The following story was written by Felicia Lederberger-Bialecki-Graber and shared as part of the Memory Project.

Unlike my father, my mother avoided speaking about the Holocaust years. Unlike him, she was neither the athlete nor possessed the outgoing personality. She was content to let Father be the spokesman and leader. Yet, after Father literally forced her to escape from the Tarnów Ghetto–together with me, the two-year-old–she rose up to the challenge and succeeded in maneuvering herself and me for two and a half years in a foreign and very dangerous environment.

For Mother, it was very painful to remember those war years. Just as Father could not free himself from those events, Mother dreaded remembering them. After my father’s death in 1991, I encouraged her to record her story. I did so very warily because, once she started, she could not stop. “It is like a film that runs inside my head,” she would say, “and I cannot turn it off.” Nightmares always haunted her for nights on end following such recollections. One day, however, she did agree to record a brief summary of the years she spent after leaving the Ghetto. She locked herself in a room and recorded a forty-five minute monologue.

On the other hand, she did love to talk about her youth in Tarnów, about her mother, her brother Ignaz, and her sister Adele. She recalled with nostalgia her school years, her involvement in the Shomer Hazair Organization [a Socialist-Zionist youth movement], and most of all, to recall the year she spent in Palestine.

She was brought up in a strictly Orthodox-Jewish household, and she rebelled early against the many restrictions and strove to stand on her own two feet, not wishing to be dependent on “anyone.” Thus, in her late teens, she enrolled in a secretarial school, a step which meant mandatory attendance at classes on the Sabbath, bringing constant reprimand and scorn from her father.

After graduating, she worked as a bookkeeper for a large company, but her dream was to go to Palestine to learn farming and to join a kibbutz [a collective community in Israel]. In 1933, she joined a group of young men and women making aliyah [Hebrew word meaning “ascent”; the immigration of Jews to the Land of Israel, a basic tenet of Zionist ideology] and enrolled in an agricultural school in the land of her ancestors. I think that that year was one of the happiest in her life. Even in her seventies and eighties, she would often recall the dirty, strenuous work with love and nostalgia. She would also describe her friends, her teachers, the summer heat, the dreams she had had for her future.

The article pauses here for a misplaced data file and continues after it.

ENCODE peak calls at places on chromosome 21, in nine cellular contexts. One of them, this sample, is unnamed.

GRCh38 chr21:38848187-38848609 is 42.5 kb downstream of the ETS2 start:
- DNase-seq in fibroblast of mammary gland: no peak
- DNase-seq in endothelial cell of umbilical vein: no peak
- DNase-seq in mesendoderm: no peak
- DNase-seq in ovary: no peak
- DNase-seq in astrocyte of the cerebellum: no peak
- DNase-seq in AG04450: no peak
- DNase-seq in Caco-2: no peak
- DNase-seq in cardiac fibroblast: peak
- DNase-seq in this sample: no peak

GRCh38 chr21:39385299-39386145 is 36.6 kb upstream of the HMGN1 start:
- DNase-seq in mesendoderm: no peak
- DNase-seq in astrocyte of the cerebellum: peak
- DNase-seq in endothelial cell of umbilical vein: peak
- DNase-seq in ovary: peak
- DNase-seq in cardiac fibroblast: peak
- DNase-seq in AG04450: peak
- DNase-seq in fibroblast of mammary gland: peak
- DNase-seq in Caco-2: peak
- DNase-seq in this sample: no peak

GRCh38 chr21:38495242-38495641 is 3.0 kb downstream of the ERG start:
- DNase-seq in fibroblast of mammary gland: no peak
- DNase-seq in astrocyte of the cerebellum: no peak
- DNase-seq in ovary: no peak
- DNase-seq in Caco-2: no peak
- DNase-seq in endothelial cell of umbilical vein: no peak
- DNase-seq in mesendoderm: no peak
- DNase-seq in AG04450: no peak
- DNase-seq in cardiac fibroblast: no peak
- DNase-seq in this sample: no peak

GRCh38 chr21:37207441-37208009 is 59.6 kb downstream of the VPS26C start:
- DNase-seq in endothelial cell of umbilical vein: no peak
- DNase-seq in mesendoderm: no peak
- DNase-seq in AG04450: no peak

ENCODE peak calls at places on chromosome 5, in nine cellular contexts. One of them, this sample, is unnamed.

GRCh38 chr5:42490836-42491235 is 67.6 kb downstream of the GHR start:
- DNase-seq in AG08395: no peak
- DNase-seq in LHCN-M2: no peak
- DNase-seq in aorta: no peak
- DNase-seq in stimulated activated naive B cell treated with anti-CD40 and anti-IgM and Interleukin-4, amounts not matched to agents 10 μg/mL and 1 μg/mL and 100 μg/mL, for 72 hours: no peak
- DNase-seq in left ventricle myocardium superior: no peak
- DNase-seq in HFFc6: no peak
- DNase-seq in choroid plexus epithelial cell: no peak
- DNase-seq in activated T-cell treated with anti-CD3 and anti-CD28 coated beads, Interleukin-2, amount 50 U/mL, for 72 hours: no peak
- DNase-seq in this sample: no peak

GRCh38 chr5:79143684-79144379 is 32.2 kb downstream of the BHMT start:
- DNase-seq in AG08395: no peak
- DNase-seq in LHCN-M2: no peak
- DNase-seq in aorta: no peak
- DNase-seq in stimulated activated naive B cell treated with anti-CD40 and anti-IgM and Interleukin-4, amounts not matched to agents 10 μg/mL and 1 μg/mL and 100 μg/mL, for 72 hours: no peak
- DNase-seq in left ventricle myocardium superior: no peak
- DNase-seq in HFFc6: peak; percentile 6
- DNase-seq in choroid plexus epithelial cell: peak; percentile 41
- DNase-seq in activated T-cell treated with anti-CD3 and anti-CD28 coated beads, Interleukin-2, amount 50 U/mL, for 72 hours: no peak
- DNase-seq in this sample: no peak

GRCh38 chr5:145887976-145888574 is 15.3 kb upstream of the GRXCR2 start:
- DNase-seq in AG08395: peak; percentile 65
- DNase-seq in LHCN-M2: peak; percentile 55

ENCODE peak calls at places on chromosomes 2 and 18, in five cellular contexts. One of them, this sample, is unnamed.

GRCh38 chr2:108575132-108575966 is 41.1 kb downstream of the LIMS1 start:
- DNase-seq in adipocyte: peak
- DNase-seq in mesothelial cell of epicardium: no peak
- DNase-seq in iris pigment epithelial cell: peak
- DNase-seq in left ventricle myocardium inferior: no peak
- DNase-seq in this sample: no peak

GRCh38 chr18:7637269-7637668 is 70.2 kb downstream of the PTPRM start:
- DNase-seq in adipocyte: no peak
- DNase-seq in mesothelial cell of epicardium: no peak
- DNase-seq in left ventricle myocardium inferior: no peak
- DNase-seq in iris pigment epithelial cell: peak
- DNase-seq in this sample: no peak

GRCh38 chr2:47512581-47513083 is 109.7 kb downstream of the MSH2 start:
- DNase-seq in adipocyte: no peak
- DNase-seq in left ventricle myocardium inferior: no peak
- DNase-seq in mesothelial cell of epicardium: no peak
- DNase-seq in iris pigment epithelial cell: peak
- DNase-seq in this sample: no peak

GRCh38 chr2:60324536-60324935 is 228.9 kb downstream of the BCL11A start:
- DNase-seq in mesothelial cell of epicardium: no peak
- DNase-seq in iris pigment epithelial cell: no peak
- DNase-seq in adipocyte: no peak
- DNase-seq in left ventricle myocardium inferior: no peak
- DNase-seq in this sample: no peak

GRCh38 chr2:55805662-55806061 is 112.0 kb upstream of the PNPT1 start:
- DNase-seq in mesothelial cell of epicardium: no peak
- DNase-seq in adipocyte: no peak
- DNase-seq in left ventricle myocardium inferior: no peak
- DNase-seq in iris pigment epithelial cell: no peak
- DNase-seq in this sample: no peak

But then, a short year later, the telegram came. Her mother was gravely ill, and her days were numbered. So Mother packed a few necessary belongings and made the long trip back home. She absolutely intended to return to Palestine; she knew that pioneer existence was her destiny.

However, life had other plans for her and she never did return. Her mother died a few weeks after her arrival in Poland, and her sister followed a few months later. She and her brother were shaken by these severe double-blows. How could she leave him now when he needed her support and help? So she found another secretarial job and remained in Poland.

On March 6, 1939, she married my father. He came from a relatively well-to-do family, and her future seemed to look up. But again, fate intervened. A few months after the wedding, on September 1 of that year, Hitler invaded Poland, and life would never again be the same. By the time I was born the following March, living had become a struggle. New restrictions were imposed daily on the Jewish population.

It was after the second deportation, the deportation of some Jews and all children from the Ghetto in September 1942, that my father forced Mother to escape to the Aryan side to live on forged documents. This was just the beginning of a long and dangerous journey that would propel her into a new, perilous, and treacherous world where a wrong word or a wrong gesture could mean the end of both our lives.

I am not sure how my mother managed to blend into Polish society, to teach me the necessary prayers and train me how to behave in church. She had to invent and remember her new family name, Âlusarczyk, and her new identity as the wife of a Polish soldier missing in action. She also had to drill into me these new family “facts.” Later, she would hide her husband (my father) in the one-room apartment and, again, make sure that I, the three- and four-year-old, did not divulge his presence.

I conclude my tribute to Mother with a few selected lines from a prayer said every Friday evening by Jewish husbands in praise of their wives:

Aishes Chail – A Woman of Valor:
“A woman of valor, who can find? Her value is far beyond pearls.
Her husband’s heart relies on her and he shall lack no fortune.
She does him good and not evil, all the days of her life.
She girds her loins in strength, and makes her arms strong.
She extends her hands to the poor, and reaches out her hand to the needy.
Strength and honor are her clothing, she smiles at the future.
She opens her mouth with wisdom, and partakes not the bread of laziness.
Her children arise and praise her, her husband, and he lauds her:
‘Many daughters have amassed achievement, but you surpassed them all.’
False is grace and vain is beauty; a God-fearing woman– she should be praised.”

[August 2011; revised June 2014]

This piece is adapted from my book, Amazing Journey: Metamorphosis of a Hidden Child (Foreword by Sir Martin Gilbert). St Louis: Felicia Graber, 2010.